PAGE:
From 1991 to 2001, the RUF fought to overthrow the ruling government of Sierra Leone. In 2003, after the end of the war, the United Nations and the government of Sierra Leone spent more than $200 million building a Special Court to seek justice and reconciliation, setting up the world’s first international war crimes “hybrid tribunal.”

Three years in the making, WAR DON DON draws on unprecedented access to the inner workings of the defense and prosecution in Issa Sesay’s trial, including access to Sesay himself, exploring the contradictions of a man who dealt in blood diamonds, commanded child soldiers and was blamed for mass atrocities against civilians, while also being credited by some with single-handedly ending the war.

The prosecution, led by Stephen Rapp (who was recently appointed Ambassador-at-Large for War Crimes Issues by President Obama), argues that the trial is supposed to assess the guilt of those at the top, who routinely turned a blind eye to the misdeeds of men under their command. Wayne Jordash, Sesay’s lead defense lawyer, counters that his client was an uneducated young man who was coerced into fighting. Moreover, he says, “Any process which isn’t prepared to examine itself is fundamentally flawed. You [the Special Court] have such an impetus towards convicting everybody before the Court, and that doesn’t lend itself to a truth-finding process.” Saying that he believes the Special Court has an important place, Sesay offers his own version of the war.

While the trial is underway in Sierra Leone’s capital of Freetown, the Outreach Group of the Special Court visits rural communities to answer questions and show videotape of the proceedings. While some people feel the trial is positive and a step towards the country’s reconciliation, others are angry, believing some of the millions of dollars it cost to build the Special Court would have been better allocated to citizens to alleviate the immediate damage of the war.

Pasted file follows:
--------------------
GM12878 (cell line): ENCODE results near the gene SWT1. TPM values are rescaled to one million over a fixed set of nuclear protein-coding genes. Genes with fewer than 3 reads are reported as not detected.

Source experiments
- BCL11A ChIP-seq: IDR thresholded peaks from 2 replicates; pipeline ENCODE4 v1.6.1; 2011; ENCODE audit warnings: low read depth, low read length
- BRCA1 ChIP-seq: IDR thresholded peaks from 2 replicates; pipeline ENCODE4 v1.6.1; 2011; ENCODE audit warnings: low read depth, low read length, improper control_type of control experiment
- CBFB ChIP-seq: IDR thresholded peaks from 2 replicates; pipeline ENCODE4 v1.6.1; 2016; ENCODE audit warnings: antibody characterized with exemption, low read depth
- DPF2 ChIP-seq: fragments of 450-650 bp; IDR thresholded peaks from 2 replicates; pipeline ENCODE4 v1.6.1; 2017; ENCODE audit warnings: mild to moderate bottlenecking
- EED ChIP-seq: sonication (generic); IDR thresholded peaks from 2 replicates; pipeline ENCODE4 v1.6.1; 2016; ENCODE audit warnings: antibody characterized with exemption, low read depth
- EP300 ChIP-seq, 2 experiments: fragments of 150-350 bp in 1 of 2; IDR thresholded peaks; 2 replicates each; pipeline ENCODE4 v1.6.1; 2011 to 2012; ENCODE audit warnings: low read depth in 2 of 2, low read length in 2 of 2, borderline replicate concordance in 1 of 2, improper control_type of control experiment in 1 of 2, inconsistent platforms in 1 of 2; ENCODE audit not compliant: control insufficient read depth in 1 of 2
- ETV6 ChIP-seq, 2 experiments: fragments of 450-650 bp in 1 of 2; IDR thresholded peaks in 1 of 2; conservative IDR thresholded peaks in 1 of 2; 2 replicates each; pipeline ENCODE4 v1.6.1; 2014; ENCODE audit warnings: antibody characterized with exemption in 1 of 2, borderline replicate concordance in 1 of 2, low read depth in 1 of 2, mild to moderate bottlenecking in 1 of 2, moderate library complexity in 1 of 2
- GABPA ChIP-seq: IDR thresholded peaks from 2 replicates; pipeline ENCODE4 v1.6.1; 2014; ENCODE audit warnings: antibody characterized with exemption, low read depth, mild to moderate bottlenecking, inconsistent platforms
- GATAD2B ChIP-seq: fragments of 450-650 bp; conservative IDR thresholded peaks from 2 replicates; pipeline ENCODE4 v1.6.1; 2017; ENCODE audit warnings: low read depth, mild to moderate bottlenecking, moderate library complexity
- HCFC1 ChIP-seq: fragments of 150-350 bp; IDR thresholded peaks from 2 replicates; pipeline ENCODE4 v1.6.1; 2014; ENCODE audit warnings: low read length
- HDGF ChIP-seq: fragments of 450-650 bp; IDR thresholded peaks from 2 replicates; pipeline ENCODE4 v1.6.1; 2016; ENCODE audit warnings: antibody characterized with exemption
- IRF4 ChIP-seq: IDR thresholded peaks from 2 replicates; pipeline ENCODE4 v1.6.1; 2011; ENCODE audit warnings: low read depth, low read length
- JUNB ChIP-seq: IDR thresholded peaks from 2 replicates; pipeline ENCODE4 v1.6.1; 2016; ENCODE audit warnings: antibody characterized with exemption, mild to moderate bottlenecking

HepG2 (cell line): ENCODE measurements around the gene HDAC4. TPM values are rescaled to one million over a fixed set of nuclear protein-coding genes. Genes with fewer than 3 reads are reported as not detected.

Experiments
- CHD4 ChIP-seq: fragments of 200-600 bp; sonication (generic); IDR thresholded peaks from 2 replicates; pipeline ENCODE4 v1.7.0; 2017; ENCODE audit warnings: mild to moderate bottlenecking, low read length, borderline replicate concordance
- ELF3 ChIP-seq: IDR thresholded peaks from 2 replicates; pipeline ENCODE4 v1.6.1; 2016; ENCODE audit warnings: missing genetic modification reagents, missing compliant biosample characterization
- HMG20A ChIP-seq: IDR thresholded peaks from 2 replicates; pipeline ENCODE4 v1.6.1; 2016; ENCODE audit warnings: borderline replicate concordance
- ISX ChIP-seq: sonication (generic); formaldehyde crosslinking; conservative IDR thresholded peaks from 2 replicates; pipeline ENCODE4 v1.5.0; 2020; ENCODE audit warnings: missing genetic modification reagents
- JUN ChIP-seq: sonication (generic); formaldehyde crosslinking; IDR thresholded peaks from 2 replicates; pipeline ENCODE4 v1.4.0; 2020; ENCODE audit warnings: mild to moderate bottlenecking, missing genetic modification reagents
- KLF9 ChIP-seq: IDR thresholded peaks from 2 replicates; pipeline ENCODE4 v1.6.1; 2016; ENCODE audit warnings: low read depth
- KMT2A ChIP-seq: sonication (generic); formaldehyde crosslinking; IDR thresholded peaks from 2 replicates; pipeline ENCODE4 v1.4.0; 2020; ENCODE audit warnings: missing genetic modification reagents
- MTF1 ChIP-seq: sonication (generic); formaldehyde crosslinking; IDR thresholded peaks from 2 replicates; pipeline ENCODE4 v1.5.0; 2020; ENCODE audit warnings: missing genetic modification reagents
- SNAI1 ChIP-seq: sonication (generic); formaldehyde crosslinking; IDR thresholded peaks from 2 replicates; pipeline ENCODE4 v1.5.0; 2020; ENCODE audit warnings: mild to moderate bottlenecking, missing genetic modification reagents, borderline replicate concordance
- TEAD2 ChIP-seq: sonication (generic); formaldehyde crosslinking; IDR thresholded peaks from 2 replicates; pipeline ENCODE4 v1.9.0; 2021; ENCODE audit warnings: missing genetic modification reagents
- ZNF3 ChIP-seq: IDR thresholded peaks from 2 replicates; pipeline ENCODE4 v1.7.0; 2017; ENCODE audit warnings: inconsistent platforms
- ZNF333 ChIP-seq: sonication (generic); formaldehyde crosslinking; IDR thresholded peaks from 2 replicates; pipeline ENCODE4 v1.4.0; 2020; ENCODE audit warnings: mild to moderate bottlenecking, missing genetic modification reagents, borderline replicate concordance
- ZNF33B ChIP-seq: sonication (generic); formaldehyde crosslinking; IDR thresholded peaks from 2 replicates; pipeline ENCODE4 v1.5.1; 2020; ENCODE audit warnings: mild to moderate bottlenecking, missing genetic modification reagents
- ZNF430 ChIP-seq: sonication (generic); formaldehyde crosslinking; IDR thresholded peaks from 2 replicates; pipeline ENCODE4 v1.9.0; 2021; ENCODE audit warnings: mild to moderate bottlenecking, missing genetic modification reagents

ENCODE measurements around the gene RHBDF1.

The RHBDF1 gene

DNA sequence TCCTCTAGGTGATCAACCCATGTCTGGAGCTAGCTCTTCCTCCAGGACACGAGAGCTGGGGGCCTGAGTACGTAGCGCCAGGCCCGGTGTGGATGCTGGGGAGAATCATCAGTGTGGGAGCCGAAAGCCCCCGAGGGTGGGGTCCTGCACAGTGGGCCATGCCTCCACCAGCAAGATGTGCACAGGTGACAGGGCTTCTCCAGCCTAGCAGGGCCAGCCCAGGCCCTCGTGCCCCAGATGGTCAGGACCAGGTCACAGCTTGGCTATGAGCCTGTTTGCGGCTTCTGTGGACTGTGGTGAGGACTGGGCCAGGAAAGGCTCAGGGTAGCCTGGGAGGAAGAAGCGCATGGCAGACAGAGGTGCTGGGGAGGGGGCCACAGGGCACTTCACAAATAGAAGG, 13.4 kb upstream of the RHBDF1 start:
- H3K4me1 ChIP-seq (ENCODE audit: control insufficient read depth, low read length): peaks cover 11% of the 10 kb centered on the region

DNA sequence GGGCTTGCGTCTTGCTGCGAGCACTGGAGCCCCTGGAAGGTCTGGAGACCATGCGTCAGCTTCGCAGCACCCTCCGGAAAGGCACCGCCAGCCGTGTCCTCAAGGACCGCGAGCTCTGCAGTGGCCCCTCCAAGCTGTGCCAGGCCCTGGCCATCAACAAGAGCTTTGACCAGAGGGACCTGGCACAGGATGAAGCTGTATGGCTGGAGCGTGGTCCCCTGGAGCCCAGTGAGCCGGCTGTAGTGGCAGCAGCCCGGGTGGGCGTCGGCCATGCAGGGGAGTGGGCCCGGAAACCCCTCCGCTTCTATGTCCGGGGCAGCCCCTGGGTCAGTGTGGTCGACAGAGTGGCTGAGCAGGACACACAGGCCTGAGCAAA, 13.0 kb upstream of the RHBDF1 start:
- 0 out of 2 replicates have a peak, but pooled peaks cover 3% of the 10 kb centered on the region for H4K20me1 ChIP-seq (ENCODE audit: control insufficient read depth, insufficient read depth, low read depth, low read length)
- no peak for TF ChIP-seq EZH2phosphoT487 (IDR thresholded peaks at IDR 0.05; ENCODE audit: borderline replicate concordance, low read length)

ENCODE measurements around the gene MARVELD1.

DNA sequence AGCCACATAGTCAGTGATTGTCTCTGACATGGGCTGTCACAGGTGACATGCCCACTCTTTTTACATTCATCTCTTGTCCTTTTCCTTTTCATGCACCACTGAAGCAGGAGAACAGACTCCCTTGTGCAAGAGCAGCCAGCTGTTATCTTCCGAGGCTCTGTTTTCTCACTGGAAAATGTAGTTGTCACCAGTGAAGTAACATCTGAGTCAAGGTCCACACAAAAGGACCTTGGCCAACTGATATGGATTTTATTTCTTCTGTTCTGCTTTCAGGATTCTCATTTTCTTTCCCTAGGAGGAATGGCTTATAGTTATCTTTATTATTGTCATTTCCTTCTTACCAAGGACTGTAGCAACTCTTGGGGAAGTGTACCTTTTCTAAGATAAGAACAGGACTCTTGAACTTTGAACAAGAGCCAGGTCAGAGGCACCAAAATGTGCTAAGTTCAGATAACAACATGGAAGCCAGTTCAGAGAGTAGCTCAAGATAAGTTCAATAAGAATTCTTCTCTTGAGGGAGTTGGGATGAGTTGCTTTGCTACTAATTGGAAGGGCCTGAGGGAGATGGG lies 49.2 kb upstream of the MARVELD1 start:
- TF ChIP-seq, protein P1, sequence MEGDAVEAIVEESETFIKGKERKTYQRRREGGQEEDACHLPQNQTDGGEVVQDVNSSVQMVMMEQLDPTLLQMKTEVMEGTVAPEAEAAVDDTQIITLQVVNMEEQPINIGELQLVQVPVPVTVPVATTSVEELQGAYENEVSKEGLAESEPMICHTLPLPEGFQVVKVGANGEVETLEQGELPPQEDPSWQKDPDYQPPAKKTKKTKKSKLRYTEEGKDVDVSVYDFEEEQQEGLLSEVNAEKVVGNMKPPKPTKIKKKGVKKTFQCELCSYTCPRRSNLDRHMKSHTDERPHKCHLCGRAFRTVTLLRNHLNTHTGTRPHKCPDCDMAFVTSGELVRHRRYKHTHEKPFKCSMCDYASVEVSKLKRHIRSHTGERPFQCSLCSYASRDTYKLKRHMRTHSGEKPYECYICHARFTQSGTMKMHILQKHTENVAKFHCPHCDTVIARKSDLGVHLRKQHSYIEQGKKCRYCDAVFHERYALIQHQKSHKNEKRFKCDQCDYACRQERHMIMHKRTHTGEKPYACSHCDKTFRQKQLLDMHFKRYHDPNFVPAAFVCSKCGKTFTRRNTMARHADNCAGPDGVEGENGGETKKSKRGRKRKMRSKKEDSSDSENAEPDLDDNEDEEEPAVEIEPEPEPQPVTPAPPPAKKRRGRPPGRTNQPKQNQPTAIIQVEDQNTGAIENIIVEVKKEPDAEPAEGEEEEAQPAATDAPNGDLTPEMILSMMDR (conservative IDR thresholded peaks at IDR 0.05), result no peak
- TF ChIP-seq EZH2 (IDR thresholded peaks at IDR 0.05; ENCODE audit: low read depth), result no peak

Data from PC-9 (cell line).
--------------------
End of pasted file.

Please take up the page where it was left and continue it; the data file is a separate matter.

During the trial, the prosecution has former RUF soldiers testify against Sesay, sometimes paying their expenses and relocating them for their protection. Prosecutor David Crane admits that testimony from former RUF soldiers is problematic but necessary, likening it to “dancing with the devil.”

With conviction looming, the defense lays out what it considers Sesay’s mitigating circumstances. When RUF leader Foday Sankoh was arrested and imprisoned at the end of the war, Sesay became the interim leader. Pressured by principals of neighboring West African countries to disarm the RUF, he ended the civil war without further bloodshed – and without negotiating a deal for his own amnesty. The Special Court subsequently sentences Sesay to 52 years in prison.

Following his own trial and the conclusion of WAR DON DON, Sesay has been in the news again, testifying at The Hague (along with Naomi Campbell and Mia Farrow, among others) in the trial of former Liberian president Charles Taylor. In his testimony, Sesay continues to attempt to assert his voice as the Special Court writes a history of the Sierra Leone conflict.

Today, Sierra Leone is a peaceful nation, but after two successful democratic elections, it remains the third-poorest country in the world.

Rebecca Richman Cohen, who is a Harvard Law School graduate and has a background in human rights and criminal defense, was a legal intern for the defense team on another case in the Special Court of Sierra Leone during the trial of Issa Sesay. She says, “I hope WAR DON DON offers an insider’s view about the complex moral, political and legal questions that issue from rebuilding lawless and war-torn nations – and will inspire thoughtful debate about the future of international criminal justice.”

WAR DON DON is directed and produced by Rebecca Richman Cohen; produced and edited by Francisco Bello; executive produced by Jim Butterworth and David Menschel; co-producer, Daniel Chalfen; composer, Max Avery Lichtenstein.

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